Collecting the folklore and uses of plants


1. [Cornwall, 1950s] Pennywort sap rubbed on nettle stings [Hilltop Garden Club, Eastcombe, Gloucestershire, December 2013].

2. Umbilicus rupestris: The lower epidermis peeled off the leaf and the leaf then used as a dressing to ‘draw’ a boil or septic spot. This method was still used in the 1940s [St Martin, Guernsey, April 2002].

3. Pennywort, also known as pennypies. used for rubbing on chilblains (information from a local man aged 65+) [Kingsbridge, Devon, April 1999].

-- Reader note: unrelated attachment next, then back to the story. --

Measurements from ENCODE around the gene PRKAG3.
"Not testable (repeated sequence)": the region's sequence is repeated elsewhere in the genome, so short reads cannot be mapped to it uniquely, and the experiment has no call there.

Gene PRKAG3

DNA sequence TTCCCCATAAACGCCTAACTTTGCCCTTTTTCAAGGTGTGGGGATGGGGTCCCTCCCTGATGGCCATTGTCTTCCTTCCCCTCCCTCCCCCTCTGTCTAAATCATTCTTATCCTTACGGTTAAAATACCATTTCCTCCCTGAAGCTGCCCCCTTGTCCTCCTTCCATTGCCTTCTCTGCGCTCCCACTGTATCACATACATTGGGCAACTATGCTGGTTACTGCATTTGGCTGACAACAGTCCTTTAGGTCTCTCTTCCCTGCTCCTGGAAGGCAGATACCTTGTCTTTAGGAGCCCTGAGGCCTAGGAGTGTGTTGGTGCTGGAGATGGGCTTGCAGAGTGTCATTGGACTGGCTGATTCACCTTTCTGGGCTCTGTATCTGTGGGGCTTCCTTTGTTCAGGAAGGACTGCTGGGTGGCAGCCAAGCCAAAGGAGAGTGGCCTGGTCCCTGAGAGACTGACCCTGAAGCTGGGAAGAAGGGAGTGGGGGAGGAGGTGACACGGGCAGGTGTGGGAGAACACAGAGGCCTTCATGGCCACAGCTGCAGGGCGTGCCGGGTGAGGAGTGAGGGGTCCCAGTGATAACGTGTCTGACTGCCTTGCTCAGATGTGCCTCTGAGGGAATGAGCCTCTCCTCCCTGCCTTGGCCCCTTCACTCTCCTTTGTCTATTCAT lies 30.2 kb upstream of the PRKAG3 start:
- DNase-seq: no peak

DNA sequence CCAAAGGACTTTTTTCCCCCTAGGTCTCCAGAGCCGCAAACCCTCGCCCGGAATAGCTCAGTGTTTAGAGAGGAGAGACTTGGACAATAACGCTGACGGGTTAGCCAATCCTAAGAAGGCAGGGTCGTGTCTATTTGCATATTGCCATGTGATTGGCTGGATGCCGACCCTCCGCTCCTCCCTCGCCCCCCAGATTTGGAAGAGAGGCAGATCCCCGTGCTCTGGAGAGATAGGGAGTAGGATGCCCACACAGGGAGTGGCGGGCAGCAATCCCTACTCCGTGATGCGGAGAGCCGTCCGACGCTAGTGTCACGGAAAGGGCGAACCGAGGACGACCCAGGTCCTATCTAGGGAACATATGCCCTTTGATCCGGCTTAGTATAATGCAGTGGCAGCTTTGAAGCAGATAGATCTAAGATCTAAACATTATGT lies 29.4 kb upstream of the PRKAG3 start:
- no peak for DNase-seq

4. Gower plant-lore … juice of pennywort as a cure for warts [Bishopston, Swansea, April 1997].

5. Pennywort leaves can be softened, a piece of grass used to pierce the stem and then blown up like balloons. (I could never do this but often saw others do it) [Minehead, Somerset, November 1993].

6. A local farmer tells me he always uses pennywort if he gets a thorn or splinter in his fingers. He peels the skin from the back of the leaf before applying and ’tis drawn out in a day or two’ [St Ervan, Cornwall, February 1992].

Image: Winchelsea, East Sussex; May 2014.